I am ready to face the consequences! And I will keep drawing until the last drop of my ink!

Zunar is the foremost Malaysian political cartoonist.  Last year, he has been conferred “2011 Courage In Editorial  Cartoon” award by Cartoonist Rights Network International in Washington

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The harassment of international journalists in China is becoming normalised

Index stands in support of the BBC's China correspondent John Sudworth who has fled to Taiwan with his family

01 Apr 2021

Photo: PublicDomainPictures

The awful actions of the Chinese government over the last month have dominated our news agenda. The collective actions of the government and their outliers have been designed to silence dissent, to intimidate and to bully.

They have repeatedly attacked core democratic principles both at home and abroad, undermining fair political participation. They’ve arrested democracy activists, changed the law to restrict electoral access to the Hong Kong Legislative Council to sanctioned ‘patriots’ otherwise known as the allies and friends of the Government of China.

The ruling Chinese Communist Party (CCP) has also sanctioned British parliamentarians and activists for daring to speak out about the acts of genocide, happening as I type, in Xinjiang province against the Uighur community. The CCP chose not to target members of the British Government nor key businesses with sanctions.

Instead, it sent a political message and targeted backbench Conservative MPs, two think-tanks and an academic, those who had been most vocal in exposing the actions of the CCP in both Xinjiang and Inner Mongolia. This was a move intended to silence criticism not impose economic sanction, a clumsy and ineffectual effort to restrict free speech outside China’s borders.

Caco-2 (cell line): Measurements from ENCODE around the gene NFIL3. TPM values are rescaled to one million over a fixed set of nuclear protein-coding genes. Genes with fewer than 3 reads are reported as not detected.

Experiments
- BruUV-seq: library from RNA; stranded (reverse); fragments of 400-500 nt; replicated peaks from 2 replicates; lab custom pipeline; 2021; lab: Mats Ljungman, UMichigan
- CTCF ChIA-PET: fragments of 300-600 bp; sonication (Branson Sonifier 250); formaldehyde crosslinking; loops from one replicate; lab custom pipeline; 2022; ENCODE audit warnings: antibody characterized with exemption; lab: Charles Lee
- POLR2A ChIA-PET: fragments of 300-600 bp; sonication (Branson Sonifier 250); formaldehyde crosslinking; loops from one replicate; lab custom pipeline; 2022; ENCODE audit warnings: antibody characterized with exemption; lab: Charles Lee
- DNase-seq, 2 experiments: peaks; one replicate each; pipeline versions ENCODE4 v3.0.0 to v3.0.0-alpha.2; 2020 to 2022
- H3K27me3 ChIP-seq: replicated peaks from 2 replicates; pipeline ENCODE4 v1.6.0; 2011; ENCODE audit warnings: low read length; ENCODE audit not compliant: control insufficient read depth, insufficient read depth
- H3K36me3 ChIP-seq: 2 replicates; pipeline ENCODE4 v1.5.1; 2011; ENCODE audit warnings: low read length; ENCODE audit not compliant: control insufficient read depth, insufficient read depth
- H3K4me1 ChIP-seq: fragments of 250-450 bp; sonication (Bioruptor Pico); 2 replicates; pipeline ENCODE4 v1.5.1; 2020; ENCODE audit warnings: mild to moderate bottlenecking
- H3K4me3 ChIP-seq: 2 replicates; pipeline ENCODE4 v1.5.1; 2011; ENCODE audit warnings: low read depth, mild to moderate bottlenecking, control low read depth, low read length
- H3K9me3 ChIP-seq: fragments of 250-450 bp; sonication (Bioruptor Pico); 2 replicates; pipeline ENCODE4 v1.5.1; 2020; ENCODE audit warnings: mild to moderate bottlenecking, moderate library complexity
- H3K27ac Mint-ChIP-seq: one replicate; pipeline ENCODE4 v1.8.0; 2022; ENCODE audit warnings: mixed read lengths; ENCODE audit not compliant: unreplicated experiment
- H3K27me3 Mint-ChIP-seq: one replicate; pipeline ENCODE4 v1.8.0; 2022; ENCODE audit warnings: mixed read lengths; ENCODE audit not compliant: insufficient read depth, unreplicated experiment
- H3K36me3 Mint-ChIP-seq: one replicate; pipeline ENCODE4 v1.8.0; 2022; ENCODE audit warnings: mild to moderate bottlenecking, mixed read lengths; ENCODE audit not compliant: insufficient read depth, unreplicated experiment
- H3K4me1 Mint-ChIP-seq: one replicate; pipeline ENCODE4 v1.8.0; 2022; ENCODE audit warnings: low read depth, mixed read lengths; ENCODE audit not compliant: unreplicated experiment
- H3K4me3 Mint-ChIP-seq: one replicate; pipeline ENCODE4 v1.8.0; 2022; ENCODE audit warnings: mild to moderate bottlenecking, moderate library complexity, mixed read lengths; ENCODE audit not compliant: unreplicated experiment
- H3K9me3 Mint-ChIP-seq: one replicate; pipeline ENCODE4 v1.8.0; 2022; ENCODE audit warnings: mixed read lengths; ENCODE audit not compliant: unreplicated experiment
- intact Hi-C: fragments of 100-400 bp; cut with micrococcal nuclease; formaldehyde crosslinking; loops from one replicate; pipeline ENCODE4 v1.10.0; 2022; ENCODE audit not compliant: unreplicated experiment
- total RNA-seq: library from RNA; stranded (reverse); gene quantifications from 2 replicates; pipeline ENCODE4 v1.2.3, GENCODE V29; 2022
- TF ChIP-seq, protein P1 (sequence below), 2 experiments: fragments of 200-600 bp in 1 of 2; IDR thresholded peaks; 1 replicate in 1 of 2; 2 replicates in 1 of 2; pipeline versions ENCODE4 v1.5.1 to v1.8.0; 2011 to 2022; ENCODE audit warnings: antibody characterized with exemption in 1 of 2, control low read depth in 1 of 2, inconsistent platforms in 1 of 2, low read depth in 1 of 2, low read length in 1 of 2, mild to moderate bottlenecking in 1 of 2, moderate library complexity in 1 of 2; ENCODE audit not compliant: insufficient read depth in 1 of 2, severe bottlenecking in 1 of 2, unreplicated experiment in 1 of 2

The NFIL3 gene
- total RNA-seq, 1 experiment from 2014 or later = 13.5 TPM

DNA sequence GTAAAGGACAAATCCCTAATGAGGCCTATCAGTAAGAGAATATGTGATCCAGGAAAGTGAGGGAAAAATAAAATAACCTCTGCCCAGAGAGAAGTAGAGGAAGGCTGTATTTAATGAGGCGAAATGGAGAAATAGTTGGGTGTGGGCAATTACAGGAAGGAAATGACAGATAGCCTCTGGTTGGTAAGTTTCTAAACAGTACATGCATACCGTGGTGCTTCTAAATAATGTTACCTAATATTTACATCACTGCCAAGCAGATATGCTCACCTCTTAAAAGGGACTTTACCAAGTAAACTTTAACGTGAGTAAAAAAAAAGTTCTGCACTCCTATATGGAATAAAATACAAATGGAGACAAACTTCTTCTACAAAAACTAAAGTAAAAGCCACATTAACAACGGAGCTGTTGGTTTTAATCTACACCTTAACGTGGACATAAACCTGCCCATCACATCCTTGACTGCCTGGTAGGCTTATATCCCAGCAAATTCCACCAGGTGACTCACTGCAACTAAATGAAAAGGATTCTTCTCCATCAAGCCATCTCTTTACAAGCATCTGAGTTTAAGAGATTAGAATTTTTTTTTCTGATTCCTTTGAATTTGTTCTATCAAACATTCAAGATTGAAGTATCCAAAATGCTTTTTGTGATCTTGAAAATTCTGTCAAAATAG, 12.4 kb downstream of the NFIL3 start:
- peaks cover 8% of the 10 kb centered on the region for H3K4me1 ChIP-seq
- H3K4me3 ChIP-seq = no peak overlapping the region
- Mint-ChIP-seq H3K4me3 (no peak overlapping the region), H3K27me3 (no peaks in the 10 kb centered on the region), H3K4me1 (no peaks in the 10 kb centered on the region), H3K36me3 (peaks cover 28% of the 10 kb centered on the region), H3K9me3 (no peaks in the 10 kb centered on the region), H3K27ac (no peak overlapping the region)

This week, these aggressive actions by the CCP culminated with yet another attack on media freedom when the BBC’s lead China correspondent, John Sudworth, was forced to relocate with his family from Beijing to Taiwan after a campaign of state-sanctioned threats and intimidation. Sudworth and his wife, a fellow journalist for the Irish RTE, Yvonne Murray, were faced with no other option than to leave after months of personal attacks in Chinese state media and by Chinese government officials. They will both continue to report on events in China from Taiwan.

The harassment of international journalists in China (and now in Hong Kong) is becoming normalised, with dozens of journalists having to leave in recent months; threats of visas being withheld are now commonplace. This is simply unacceptable.

China seeks to be a loud voice on the global stage – they need to live up to their commitments under the Universal Declaration of Human Rights. They need to remember they are signatories to Article 19 and that media freedom and free expression are protected rights.

Index stands in solidarity with John and Yvonne.